SACRAMENTO, Calif. (KTXL) — The Sacramento Police Department said public trust is one of its main commitments, and a new report shows what military weapons it has and when they would be used.

“There’s a history of transgression that is coloring how people are viewing this,” Graciela Castillo-Krings said. 

When it comes to the department and its military weapons, there are red flags for Castillo-Krings, chair of the Sacramento Community Police Review Commission.

“Some of this equipment has been used in protests, has been used against civilians here — not just in the U.S. but across Sacramento as well,” Castillo-Krings said. 

Following Assembly Bill 481, law enforcement agencies are required to report to the city council what military weapons it has, how it plans on using them and how it purchased them.

The department published its first yearly report, which includes gear like drones, armored vehicles, rifles and riot-control grenades. All of it is part of the military equipment use policy.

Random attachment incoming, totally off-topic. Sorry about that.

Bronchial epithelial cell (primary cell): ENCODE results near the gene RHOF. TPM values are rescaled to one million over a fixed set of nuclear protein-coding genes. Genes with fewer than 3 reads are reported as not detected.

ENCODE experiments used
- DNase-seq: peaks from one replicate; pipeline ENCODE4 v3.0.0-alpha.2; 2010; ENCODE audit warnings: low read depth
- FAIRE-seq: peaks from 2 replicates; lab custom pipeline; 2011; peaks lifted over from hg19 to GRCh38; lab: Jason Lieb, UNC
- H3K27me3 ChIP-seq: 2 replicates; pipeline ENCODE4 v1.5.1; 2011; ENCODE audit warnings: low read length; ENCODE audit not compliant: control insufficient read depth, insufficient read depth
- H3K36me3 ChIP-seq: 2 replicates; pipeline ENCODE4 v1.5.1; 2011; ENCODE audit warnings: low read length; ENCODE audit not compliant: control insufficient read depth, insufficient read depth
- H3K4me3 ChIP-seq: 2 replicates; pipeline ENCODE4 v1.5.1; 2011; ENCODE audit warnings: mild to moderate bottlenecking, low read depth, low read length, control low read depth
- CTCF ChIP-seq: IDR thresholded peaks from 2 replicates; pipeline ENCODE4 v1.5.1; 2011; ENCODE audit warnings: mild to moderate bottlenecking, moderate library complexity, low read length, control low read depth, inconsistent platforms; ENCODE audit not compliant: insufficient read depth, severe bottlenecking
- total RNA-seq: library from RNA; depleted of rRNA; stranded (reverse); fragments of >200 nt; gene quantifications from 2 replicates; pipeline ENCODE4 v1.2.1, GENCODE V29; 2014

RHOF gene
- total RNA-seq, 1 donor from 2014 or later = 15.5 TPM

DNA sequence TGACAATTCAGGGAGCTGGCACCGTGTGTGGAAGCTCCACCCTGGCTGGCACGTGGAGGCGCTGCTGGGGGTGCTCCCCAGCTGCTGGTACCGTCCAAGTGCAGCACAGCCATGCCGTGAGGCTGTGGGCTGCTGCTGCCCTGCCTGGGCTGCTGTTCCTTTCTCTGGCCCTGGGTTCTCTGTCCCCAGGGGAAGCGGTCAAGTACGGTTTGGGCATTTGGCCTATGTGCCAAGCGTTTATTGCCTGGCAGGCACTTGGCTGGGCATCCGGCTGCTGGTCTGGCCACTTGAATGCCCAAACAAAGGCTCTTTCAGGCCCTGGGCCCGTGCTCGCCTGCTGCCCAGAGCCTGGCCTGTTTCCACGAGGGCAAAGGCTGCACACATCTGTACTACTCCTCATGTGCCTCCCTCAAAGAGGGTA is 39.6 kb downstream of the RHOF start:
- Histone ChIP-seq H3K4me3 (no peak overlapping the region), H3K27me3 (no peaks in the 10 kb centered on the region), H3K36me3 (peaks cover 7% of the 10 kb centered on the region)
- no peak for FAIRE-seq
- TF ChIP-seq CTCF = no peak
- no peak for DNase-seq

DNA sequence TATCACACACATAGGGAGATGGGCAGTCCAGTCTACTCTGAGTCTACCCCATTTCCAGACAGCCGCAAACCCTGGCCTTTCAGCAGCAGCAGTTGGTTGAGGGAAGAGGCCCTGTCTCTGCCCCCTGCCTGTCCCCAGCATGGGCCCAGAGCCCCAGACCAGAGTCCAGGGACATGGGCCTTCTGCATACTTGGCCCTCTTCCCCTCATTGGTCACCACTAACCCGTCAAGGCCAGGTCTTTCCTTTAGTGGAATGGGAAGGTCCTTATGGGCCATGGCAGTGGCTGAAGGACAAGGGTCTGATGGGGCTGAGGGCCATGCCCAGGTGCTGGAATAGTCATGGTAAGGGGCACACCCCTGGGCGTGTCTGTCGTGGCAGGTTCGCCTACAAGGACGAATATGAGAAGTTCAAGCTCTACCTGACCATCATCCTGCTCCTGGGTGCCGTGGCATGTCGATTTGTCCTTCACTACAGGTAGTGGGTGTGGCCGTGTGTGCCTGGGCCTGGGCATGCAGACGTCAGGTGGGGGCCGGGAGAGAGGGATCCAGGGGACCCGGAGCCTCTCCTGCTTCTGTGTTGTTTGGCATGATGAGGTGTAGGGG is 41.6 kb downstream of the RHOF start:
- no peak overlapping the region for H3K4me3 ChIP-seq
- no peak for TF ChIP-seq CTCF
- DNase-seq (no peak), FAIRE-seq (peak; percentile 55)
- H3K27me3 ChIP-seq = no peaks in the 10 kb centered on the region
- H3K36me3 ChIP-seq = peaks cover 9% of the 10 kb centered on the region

FOX40 was not able to do an interview with Sacramento police. A spokesperson for the department said they were researching information for the story but could not get it in time. However, Deputy Chief Norm Leong did clarify during a recent city meeting how and when the equipment would be used.

“We do have policies, other policies, that direct when we can utilize force, including civil unrest and first amendment activities,” Leong said. “That is separate from this military use policy.”

But the policy as it is needs some changes according to Castillo-Krings — especially when it comes to training.

“When you are fully in armor, it continues to reinforce this idea that it’s us versus them mentality, and that’s part of the problem,” Castillo-Krings said.

That’s why she wrote a letter in hopes those changes happen.

“One of the changes we are asking for is there should never be a circumstance where a police officer handles any of the weapons or equipment without proper training,” Castillo-Krings said.

Adding on, she said she understands some of the equipment is needed, but she believes the slow start is how community trust can be regained.

The department will go before the Law and Legislation Committee on Tuesday to present the new report.